Ong’s current project (called the American Creed project) is meant to “foster civic engagement, bring discussion to minority communities so that people can learn more, and develop their views on the American Creed and learn more about issues relevant to the Asian and Muslim community — it’s participatory…There are always ways to contribute to society. Giving back is one big aspect.” The American Creed “is what makes Americans, Americans,” says Ong. “Liberty, equality, justice — everyone believes in them.”
Lee, who is a former mayor of Bellevue and current member of the Bellevue City Council, mirrored these sentiments at a recent foundation meeting held at Bellevue City Hall.
“We are all Americans. What does that mean? We have basic expectations and common identities…Respect. Honesty. Helping each other. Like yourself. And respect yourself, and then you can be free to like and respect others.”
During the meeting, interns, with Lee, Chen, and other supporting members of the community, including parents, discussed the topic of identity. Chen, who says he was inspired to assist the foundation by his daughter, quoted from A Chinaman’s Chance, by Eric Liu, a book he recommends for insight into what it means to be Chinese American. Chen wishes to help kids with the challenges of being from two worlds and with how American society works, “so they can have better opportunities.”
Another intern mentor, Sam Lai, who returned to Seattle last year after graduating from the University of Chicago, says that he supports the foundation because, “I want to be the person I needed when I was younger.
I want to talk through [with them] the issues I struggled with and didn’t have anyone to talk to about, plus help them with the problems of high school.”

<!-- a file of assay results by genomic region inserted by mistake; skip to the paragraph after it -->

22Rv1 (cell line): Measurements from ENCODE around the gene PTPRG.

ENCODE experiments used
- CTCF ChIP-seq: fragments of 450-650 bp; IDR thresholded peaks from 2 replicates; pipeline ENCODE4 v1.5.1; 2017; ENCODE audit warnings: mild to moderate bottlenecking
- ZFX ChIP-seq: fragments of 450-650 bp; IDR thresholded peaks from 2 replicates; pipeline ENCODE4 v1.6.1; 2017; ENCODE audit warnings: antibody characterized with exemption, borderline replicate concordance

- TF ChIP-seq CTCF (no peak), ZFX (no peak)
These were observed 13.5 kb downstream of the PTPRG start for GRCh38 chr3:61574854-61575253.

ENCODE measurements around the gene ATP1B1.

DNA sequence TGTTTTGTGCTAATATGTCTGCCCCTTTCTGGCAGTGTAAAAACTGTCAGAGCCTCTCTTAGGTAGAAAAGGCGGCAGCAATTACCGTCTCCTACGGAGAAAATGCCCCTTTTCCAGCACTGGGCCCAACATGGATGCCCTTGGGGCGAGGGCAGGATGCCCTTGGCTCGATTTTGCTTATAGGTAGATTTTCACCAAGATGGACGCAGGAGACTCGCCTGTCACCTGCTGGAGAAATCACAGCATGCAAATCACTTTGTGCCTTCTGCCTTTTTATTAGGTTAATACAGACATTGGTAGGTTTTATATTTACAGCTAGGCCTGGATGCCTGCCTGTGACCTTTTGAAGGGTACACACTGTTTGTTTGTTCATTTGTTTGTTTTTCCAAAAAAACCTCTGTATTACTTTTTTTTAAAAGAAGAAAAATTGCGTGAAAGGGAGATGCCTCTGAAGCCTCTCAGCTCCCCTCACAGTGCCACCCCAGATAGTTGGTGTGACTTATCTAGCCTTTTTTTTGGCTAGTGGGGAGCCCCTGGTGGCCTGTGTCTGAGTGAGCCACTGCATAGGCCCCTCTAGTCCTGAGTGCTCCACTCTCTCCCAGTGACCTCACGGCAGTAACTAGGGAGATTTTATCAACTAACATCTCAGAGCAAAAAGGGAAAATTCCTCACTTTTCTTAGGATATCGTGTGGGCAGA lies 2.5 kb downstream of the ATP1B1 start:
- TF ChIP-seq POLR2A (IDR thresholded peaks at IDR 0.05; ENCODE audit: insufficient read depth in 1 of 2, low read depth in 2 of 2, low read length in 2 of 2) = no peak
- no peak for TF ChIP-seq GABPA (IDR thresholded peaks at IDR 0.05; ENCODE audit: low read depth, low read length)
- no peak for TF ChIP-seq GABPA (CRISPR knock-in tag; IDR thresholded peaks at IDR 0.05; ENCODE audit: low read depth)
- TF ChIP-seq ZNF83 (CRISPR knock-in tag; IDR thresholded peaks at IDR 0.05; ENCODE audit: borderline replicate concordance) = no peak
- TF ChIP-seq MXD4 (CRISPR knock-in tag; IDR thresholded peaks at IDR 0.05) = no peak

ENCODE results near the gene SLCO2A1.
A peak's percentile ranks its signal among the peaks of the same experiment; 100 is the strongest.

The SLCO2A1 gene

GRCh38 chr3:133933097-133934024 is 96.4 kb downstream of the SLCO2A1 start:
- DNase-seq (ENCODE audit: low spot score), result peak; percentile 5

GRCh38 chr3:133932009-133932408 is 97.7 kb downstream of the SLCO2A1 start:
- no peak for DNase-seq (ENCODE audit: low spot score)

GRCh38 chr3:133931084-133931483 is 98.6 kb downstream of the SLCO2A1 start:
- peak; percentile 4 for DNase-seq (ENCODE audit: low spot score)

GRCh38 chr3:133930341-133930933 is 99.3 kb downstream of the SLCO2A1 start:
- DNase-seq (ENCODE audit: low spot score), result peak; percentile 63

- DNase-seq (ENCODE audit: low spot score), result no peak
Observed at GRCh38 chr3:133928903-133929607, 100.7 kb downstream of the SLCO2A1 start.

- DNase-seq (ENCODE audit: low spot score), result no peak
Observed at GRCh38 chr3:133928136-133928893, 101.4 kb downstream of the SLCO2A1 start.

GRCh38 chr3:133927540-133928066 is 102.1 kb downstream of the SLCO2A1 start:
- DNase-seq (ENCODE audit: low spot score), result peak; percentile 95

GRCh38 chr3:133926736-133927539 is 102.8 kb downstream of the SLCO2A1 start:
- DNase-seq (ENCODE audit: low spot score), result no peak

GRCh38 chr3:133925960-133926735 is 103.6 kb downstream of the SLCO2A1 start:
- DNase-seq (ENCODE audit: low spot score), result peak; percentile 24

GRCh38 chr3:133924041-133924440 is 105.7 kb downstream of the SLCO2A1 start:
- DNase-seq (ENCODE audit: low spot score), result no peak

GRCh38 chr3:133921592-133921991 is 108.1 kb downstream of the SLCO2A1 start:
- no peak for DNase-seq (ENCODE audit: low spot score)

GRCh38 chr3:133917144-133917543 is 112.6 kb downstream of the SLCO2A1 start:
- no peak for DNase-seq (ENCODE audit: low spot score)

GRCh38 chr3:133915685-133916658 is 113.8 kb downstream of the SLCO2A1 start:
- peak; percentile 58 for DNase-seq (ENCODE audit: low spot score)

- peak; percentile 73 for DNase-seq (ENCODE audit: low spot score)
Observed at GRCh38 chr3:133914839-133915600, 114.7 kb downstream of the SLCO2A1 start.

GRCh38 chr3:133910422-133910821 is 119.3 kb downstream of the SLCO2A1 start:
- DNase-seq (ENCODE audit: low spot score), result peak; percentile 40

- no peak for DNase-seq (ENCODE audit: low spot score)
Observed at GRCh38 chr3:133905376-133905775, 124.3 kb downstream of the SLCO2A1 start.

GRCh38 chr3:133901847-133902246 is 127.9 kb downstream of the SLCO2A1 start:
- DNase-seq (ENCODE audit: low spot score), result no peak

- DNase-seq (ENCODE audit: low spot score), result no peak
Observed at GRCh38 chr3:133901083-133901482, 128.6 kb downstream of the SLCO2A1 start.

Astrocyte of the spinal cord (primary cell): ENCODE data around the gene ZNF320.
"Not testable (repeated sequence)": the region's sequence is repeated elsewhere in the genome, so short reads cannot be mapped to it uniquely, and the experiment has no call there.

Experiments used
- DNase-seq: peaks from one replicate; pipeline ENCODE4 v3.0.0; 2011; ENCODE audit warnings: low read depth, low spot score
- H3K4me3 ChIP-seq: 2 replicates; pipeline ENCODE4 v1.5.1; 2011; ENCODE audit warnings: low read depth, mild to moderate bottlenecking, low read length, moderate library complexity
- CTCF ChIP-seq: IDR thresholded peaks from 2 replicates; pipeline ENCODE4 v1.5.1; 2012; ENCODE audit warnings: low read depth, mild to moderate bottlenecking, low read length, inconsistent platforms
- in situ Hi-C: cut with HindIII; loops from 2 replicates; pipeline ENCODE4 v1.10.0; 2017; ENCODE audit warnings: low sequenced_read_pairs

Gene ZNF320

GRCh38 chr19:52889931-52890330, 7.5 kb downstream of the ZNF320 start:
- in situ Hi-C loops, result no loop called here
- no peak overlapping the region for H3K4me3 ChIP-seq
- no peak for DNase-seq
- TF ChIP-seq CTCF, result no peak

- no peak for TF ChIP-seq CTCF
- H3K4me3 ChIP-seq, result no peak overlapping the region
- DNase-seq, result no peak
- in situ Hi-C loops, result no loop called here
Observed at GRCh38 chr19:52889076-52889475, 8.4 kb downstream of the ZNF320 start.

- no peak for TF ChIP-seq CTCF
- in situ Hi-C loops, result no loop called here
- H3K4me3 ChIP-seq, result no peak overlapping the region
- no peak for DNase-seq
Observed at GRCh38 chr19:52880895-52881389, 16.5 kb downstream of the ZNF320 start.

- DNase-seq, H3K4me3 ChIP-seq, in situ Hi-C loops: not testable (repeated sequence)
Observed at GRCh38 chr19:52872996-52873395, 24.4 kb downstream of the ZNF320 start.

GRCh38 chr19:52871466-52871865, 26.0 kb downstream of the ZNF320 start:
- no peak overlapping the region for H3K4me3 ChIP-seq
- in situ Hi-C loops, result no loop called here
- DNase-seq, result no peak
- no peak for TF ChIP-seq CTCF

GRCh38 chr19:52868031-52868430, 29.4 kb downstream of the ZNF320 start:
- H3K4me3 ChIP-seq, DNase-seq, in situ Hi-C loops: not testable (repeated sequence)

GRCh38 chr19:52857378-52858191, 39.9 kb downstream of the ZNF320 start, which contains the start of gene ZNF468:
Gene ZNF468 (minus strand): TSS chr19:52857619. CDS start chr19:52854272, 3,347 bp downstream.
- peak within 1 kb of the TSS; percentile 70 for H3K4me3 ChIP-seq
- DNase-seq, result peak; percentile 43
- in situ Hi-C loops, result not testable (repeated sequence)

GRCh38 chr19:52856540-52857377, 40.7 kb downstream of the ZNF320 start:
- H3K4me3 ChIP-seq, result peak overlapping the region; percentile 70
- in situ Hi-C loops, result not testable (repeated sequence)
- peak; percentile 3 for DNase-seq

In addition to rousing speeches, advice, and encouragement from the adults in the room, students spoke about what it meant to them to be Chinese American (or Indian American or Muslim American). Shared experiences were examined. Participants revealed their struggles with the “model minority” stereotype — wanting to do their best, not necessarily be the best, in whatever area interests them, not just those associated with their ethnicity, such as math for Chinese Americans or technology for Indian Americans.
Another subtopic within the umbrella of identity was internalized racism. Interns gave examples of things about themselves they did not like, due to societal pressures, while others expressed that they had a positive relationship with their cultural traits. Throughout, the confusion of dealing with two identities at once — be it the combination of American and Chinese or another combination — was like an open wound that, through talk, was slowly being healed.
The answer? Be an individual. Be American. Be a new category altogether. Honor all the parts of you.
“We have a lot to be thankful for,” said Lee. “Everything we do [at the foundation] is to help each of you be equipped to…accomplish what you want…American doesn’t mean you are from one country or another, one ethnicity or another…we are a country of immigrants with the same values: freedom, liberty, and justice for all.”
Jessica Kai can be reached at firstname.lastname@example.org.